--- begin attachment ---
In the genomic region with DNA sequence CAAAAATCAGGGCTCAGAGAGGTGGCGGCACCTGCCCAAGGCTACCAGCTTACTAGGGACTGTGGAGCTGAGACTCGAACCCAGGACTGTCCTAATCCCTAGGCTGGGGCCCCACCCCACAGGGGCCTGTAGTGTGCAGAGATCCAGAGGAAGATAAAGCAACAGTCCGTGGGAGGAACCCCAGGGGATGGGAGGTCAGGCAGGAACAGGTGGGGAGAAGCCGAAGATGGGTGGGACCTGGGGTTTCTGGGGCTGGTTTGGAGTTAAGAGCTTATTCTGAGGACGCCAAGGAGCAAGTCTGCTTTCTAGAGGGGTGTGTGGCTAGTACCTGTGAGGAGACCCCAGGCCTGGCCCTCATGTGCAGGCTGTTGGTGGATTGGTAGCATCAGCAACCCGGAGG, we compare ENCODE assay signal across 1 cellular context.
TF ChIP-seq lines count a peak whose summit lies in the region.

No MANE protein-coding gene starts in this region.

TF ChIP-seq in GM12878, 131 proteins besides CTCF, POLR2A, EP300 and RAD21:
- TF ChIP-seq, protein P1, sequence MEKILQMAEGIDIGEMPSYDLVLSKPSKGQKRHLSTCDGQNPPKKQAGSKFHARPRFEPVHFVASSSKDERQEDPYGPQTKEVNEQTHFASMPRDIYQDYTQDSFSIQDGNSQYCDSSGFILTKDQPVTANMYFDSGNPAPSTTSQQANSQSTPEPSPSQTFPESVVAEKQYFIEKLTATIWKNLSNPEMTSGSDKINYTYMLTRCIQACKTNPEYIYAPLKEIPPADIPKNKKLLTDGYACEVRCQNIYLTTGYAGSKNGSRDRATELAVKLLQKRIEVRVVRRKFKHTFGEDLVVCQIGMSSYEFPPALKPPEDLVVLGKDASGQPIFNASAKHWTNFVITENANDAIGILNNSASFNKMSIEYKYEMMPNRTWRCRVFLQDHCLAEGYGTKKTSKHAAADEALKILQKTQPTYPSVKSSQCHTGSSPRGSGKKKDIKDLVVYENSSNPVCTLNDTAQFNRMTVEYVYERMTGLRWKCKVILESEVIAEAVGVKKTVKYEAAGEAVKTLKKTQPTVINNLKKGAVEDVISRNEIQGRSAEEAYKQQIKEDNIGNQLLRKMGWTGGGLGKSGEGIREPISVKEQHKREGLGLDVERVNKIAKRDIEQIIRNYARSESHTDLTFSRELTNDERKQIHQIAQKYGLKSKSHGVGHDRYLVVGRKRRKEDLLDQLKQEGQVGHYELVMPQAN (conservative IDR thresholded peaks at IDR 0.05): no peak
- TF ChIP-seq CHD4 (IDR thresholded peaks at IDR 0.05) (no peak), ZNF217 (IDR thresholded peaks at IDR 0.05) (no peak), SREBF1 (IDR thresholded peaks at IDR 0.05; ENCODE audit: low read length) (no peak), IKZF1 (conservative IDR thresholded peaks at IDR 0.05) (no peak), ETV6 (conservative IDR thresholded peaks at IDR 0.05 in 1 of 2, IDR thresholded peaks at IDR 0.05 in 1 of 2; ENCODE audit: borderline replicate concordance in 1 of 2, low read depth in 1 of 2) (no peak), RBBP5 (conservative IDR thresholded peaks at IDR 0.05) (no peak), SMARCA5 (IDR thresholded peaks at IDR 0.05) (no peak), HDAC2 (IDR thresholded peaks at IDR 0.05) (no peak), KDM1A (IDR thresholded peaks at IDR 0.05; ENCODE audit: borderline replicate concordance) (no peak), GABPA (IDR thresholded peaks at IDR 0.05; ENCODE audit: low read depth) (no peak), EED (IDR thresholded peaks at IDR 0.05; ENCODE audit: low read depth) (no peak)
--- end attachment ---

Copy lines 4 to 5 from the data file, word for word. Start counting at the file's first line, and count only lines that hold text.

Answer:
TF ChIP-seq in GM12878, 131 proteins besides CTCF, POLR2A, EP300 and RAD21:
- TF ChIP-seq, protein P1, sequence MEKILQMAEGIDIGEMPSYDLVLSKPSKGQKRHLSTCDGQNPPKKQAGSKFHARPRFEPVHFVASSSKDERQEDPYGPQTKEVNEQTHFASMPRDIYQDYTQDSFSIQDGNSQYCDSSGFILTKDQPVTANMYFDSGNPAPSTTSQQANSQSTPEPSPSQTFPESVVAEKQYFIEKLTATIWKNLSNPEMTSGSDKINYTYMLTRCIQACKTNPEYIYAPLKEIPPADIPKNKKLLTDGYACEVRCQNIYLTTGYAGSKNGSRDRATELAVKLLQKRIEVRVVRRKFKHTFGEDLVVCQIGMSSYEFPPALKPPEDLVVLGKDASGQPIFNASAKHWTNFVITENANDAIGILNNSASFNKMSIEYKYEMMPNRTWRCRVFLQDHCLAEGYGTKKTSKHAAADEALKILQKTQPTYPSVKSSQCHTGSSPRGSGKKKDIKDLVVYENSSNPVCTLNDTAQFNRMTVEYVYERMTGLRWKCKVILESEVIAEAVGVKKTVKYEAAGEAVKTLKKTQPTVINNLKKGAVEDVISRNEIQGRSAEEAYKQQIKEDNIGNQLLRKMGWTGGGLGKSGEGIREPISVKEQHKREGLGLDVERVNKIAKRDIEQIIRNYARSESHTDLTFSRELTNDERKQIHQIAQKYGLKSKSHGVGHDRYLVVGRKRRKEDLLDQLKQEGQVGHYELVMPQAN (conservative IDR thresholded peaks at IDR 0.05): no peak